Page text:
Friday, February 23, 2007

The Bains/Air India Story : Liberals Call for a Leak Investigation

As I noted in this post, some of us have been wondering who might have given reporter Kim Bolan the tip that Navdeep Bains' father-in-law was a potential witness in the Air India inquiry. Bolan, alledgedly posting over at The Gazetteer's blog, said she had received the information from members of the Sikh community. (Please note that we have yet to verify if Bolan actually did write that comment.)

The Liberals raised the potential leak during question period on Friday and have now called for an investigation:

OTTAWA (CP) - The Liberals demand an investigation to determine whether a government official leaked the identity of a potential witness in the Air India bombing case to a Vancouver newspaper.

They said Prime Minister Stephen Harper's office should check to see if anyone in government or law enforcement provided that confidential "security information" to the Vancouver Sun. The prime minister himself referred to the article in the House of Commons this week.
The Liberals said it was obvious that some public official - either in government or law enforcement - leaked Darshan Singh Saini's name because only they would be aware that the RCMP might want to question him.

"The newspaper story used by the prime minister this week in a disgusting drive-by smear against a member of Parliament contained assertions about alleged police proceedings of a highly secret nature," Liberal House leader Ralph Goodale said.

"They are secret to ensure the integrity of those proceedings, but yet the information, true or not, was made public.

"Why did the government deem it appropriate to publish secret security information and does that disclosure not in itself constitute breaking the law?"

Conservative House leader Peter Van Loan denied any government involvement and said the Liberals could complain to the Vancouver Sun if they have a problem with the story.

"The government did no such thing," Van Loan said.

"(Goodale) knows well that this government does not control the media in this country - anything but."

Goodale said that even if no one in government gave the Sun Saini's name and drew attention to his links with a Liberal MP, the RCMP answers to the government.

He pointed an accusatory finger at Harper's office. He noted that Harper's senior staff mass e-mailed the Sun article to journalists on Parliament Hill just after the prime minister made the comments.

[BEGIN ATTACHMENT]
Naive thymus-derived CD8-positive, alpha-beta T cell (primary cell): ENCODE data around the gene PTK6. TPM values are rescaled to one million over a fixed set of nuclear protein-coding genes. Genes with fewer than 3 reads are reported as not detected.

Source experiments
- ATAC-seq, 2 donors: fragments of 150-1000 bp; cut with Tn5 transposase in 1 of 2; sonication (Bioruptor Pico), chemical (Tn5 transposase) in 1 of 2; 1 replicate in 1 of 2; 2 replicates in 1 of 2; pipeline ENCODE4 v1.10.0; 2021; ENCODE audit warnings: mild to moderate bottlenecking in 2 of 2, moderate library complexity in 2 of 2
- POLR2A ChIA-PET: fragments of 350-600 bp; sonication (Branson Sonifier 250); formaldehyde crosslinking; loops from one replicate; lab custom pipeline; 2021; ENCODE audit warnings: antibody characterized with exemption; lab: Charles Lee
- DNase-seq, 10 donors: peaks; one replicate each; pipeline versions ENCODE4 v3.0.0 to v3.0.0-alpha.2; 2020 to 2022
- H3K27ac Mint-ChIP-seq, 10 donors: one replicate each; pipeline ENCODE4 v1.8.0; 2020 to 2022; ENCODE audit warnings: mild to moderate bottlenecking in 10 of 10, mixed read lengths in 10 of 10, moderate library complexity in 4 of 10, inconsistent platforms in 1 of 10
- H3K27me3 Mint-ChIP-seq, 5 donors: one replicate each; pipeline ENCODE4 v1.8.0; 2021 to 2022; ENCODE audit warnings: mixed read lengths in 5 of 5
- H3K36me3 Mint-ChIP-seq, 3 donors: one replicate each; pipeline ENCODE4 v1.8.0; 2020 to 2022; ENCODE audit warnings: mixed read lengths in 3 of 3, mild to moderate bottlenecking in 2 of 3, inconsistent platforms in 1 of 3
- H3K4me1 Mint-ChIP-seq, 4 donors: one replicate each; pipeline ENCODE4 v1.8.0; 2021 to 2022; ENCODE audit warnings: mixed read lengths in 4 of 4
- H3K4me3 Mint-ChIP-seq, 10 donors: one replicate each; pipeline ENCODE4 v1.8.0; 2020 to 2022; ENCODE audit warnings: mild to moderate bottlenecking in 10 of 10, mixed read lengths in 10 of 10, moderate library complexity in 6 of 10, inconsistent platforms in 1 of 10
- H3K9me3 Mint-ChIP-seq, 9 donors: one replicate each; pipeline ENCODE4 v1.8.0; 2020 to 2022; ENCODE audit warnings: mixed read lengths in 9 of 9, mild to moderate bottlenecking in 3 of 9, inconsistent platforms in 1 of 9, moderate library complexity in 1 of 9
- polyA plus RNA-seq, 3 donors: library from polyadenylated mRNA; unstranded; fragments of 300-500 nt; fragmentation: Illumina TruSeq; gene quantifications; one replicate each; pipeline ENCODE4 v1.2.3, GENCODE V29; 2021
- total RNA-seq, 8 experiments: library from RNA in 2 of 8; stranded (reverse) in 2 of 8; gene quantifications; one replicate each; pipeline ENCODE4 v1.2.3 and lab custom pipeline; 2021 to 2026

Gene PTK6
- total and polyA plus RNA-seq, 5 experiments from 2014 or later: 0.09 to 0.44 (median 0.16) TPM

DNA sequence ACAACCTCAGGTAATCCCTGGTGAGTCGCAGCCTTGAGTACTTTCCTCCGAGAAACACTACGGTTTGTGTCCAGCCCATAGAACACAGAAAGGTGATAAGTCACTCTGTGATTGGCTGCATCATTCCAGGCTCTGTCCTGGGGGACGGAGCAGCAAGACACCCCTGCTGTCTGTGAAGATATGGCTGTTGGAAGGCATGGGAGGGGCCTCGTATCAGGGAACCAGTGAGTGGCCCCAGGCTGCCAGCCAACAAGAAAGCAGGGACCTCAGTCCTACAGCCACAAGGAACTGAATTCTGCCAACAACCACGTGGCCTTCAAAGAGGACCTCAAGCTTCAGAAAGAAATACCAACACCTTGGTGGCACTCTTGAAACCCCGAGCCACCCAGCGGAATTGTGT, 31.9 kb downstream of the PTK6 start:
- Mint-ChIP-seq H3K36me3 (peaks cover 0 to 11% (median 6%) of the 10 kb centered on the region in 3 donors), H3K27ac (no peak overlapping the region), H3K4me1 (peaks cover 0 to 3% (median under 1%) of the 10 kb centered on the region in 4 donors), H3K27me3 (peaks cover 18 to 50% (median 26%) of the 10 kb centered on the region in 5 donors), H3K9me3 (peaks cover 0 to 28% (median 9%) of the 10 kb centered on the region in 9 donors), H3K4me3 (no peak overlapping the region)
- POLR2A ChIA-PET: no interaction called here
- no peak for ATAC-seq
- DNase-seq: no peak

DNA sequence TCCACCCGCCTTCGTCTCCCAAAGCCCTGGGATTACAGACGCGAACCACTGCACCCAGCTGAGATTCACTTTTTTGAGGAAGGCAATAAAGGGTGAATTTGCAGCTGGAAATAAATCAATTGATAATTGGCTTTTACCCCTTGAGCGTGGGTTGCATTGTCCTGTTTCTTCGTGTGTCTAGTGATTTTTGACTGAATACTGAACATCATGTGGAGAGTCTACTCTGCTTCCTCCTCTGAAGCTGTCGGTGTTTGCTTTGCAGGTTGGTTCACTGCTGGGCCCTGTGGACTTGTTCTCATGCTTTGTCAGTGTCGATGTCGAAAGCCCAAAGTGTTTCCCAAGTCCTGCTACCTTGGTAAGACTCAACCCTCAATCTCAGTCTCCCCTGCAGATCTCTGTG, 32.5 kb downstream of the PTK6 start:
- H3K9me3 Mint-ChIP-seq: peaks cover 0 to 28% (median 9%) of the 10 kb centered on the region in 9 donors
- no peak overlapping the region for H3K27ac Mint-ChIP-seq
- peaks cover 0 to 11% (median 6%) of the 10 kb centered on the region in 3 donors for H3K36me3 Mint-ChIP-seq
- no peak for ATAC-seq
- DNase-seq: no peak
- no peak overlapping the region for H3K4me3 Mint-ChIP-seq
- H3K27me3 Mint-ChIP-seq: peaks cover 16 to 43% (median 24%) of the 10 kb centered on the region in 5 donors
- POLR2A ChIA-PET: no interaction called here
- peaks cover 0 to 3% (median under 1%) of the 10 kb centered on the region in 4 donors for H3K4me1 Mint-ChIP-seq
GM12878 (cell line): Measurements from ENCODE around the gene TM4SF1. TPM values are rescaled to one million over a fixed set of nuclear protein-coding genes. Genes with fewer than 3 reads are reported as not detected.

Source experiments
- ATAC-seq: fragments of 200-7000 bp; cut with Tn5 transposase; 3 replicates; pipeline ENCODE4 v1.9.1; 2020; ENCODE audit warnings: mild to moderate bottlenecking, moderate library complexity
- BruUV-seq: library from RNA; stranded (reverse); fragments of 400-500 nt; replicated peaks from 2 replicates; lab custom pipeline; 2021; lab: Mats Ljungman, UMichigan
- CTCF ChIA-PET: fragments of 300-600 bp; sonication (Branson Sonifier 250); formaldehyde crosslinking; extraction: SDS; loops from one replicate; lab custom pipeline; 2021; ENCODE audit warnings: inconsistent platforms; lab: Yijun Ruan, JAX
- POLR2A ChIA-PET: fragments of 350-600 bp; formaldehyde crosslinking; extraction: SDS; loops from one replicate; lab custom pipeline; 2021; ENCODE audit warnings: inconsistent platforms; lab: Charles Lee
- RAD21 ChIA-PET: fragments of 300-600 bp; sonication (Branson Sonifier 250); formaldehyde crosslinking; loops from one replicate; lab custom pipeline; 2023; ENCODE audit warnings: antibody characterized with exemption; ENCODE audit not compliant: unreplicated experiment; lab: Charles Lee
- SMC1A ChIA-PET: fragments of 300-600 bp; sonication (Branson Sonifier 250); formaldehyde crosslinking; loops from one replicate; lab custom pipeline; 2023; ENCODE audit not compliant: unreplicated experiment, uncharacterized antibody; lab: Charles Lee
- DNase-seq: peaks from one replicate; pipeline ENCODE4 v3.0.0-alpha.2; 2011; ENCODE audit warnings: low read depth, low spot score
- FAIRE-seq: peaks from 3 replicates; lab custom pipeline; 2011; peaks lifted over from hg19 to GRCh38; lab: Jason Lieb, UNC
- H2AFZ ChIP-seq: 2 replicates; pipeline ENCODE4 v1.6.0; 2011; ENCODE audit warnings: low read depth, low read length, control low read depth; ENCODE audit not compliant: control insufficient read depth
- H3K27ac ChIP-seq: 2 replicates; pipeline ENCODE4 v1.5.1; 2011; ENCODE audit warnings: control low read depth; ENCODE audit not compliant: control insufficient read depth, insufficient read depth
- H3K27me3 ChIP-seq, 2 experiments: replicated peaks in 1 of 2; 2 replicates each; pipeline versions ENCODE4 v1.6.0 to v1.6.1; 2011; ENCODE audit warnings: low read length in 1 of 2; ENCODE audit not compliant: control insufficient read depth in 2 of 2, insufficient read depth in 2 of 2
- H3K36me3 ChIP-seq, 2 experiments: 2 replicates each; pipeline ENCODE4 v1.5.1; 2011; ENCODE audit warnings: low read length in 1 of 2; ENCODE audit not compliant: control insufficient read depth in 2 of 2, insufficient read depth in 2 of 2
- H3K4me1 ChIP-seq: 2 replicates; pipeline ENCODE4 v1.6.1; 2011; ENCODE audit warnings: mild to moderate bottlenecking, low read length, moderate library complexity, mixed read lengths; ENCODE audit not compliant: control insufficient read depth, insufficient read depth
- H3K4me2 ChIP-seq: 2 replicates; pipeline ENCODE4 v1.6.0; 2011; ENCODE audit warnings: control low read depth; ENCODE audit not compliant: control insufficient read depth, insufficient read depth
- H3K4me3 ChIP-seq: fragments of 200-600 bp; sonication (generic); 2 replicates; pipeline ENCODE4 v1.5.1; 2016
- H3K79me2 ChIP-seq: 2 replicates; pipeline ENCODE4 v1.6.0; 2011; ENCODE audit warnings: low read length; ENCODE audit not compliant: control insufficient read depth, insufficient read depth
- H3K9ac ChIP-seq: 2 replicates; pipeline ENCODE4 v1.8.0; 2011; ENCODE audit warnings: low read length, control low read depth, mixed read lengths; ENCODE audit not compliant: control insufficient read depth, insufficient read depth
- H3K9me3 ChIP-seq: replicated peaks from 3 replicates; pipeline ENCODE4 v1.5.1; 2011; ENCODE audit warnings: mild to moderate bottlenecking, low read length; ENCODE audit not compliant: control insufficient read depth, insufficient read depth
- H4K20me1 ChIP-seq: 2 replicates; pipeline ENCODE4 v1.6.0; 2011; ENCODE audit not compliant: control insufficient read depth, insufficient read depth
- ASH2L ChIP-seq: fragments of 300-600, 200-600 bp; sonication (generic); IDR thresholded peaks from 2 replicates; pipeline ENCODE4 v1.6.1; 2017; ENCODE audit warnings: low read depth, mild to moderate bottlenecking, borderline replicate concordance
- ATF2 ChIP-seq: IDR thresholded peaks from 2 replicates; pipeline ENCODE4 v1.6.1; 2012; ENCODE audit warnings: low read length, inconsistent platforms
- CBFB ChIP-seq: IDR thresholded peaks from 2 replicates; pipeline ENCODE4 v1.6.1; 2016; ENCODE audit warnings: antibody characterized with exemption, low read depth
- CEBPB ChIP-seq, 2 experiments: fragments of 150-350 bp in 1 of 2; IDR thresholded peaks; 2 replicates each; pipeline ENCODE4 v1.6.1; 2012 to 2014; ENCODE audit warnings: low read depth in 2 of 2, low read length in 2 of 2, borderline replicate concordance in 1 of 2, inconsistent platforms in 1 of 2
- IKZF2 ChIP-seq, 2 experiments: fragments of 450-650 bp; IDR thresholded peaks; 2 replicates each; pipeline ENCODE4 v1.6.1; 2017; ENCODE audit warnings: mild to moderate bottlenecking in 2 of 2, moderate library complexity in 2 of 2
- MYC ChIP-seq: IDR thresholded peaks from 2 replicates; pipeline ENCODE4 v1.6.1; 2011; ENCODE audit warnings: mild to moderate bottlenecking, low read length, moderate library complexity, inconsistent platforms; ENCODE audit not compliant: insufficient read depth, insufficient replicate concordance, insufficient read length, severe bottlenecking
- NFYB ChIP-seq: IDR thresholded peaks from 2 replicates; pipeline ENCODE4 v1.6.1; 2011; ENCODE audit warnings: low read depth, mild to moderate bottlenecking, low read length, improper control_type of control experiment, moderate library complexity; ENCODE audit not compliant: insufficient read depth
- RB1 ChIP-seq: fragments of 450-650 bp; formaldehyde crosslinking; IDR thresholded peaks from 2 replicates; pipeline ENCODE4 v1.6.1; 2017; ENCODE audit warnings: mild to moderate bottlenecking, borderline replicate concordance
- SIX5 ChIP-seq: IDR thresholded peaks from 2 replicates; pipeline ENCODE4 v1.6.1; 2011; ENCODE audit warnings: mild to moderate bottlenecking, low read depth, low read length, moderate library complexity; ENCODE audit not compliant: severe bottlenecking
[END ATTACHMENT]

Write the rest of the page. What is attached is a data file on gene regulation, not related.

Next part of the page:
"The despicable events of last Wednesday were no accident," Goodale said.

"From beginning to end this was contrived, premeditated slander. So let us go right to the source, who in the government disclosed secret security information? Was it or was it not the Prime Minister's Office?"

It's time for Bolan to speak up publicly about this, especially if she did write that comment on The Gazetteers blog and did get this information from members of the Sikh community.

h/t Dan McKenzie of The Dan Report

Update: Kim Bolan has responded to an e-mail from Ross at The Gazetteer:

In a nutshell, she said it was she who initiated the proceedings by asking an Ontario contact about the whereabouts of Mr. Saini as she does this to keep track of folks that have been involved in the Air India case, and the closely related cases of the shootings of a local newspaper publisher...
In her Email reply to me, Ms. Bolan then want on to state that it was only after she had made her initial enquiry that the source then mentioned that Mr. Saini was the father-in-law of Mr. Bains, which she didn't already know at the time and which she found interesting (and, as she stated in the original comment, 'relevant', especially after Mr. Bains confirmed it).

Now, you may want to question the motives of the 'source' in divulging that information but, now matter how you slice it, I believe that Ms. Bolan has provided us with a reasonable explanation regarding the Fifth 'W'.

I disagree and I still wonder 1) who that "Ontario source" was and 2) why she thought it was "relevant" to divulge this information which, as has been pointed out, was not supposed to be made public.

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